The New York Times
Originally published October 30, 2017
Here is an excerpt:
Yet “every university requires some level of publication,” said Lawrence DiPaolo, vice president of academic affairs at Neumann University in Aston, Pa.
Recently a group of researchers invented a fake academic: Anna O. Szust. The name in Polish means fraudster. Dr. Szust applied to legitimate and predatory journals asking to be an editor. She supplied a résumé in which her publications and degrees were total fabrications, as were the names of the publishers of the books she said she had contributed to.
The legitimate journals rejected her application immediately. But 48 out of 360 questionable journals made her an editor. Four made her editor in chief. One journal sent her an email saying, “It’s our pleasure to add your name as our editor in chief for the journal with no responsibilities.”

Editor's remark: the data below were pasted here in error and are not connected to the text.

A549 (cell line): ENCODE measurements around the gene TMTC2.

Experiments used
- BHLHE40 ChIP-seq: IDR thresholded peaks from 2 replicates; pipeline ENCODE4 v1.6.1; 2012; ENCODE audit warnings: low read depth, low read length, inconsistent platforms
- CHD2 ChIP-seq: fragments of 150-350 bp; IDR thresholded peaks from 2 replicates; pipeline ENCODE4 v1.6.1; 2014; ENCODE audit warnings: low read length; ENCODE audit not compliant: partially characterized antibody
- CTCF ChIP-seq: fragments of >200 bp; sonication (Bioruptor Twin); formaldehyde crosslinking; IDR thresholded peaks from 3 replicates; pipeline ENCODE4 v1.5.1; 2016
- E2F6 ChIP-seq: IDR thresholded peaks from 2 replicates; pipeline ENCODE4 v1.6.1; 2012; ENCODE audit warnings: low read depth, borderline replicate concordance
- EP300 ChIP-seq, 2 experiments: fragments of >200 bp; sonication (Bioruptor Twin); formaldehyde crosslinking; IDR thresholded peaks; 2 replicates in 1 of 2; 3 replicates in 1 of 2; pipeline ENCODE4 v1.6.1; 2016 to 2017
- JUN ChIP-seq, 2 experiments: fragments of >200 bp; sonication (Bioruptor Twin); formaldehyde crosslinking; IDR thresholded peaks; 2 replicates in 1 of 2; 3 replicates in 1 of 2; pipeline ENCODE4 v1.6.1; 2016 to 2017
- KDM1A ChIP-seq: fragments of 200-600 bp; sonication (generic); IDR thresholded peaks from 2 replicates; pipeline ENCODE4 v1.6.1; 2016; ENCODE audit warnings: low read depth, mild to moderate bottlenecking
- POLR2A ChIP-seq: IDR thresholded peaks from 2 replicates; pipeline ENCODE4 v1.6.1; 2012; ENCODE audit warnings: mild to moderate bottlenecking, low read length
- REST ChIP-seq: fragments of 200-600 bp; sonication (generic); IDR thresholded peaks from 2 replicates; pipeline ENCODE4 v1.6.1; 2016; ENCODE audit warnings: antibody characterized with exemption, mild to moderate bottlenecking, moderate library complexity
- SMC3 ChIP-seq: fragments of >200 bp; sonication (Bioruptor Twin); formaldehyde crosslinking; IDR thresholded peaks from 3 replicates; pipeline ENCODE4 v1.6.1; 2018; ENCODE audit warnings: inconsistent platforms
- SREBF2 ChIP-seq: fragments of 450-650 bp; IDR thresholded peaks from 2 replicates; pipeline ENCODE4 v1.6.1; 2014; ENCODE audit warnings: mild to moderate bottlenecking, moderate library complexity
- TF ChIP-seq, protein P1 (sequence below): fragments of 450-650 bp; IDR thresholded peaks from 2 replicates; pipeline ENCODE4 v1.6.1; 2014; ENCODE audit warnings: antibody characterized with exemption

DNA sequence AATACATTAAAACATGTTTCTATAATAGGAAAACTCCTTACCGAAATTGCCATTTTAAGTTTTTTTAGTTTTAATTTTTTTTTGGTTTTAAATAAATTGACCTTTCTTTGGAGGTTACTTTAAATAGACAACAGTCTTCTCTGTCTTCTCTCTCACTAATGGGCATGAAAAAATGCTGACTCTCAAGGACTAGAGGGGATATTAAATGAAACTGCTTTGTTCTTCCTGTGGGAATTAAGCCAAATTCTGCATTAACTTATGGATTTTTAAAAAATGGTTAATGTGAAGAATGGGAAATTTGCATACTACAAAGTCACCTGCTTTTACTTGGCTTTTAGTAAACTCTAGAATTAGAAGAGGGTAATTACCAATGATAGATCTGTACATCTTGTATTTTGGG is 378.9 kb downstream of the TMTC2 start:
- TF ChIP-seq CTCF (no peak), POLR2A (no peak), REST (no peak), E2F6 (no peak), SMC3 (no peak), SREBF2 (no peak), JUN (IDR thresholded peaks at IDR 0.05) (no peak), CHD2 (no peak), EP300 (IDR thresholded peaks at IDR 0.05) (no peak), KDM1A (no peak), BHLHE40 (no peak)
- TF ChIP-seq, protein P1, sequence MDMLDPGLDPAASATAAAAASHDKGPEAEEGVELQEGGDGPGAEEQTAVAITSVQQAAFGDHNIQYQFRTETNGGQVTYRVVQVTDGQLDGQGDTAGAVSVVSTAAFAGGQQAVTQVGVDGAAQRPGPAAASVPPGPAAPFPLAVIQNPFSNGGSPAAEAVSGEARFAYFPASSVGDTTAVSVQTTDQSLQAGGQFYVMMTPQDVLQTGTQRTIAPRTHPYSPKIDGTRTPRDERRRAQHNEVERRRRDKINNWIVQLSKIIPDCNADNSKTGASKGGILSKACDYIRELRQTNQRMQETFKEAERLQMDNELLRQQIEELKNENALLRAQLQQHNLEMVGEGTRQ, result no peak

The lead author of the Dr. Szust sting operation, Katarzyna Pisanski, a psychologist at the University of Sussex in England, said the question of what motivates people to publish in such journals “is a touchy subject.”
“If you were tricked by spam email you might not want to admit it, and if you did it wittingly to increase your publication counts you might also not want to admit it,” she said in an email.
The consequences of participating can be more than just a résumé freckled with poor-quality papers and meeting abstracts.
Publications become part of the body of scientific literature.
There are indications that some academic institutions are beginning to wise up to the dangers.
Dewayne Fox, an associate professor of fisheries at Delaware State University, sits on a committee at his school that reviews job applicants. One recent applicant, he recalled, listed 50 publications in such journals and is on the editorial boards of some of them.
A few years ago, he said, no one would have noticed. But now he and others on search committees at his university have begun scrutinizing the publications closely to see if the journals are legitimate.
The article is here.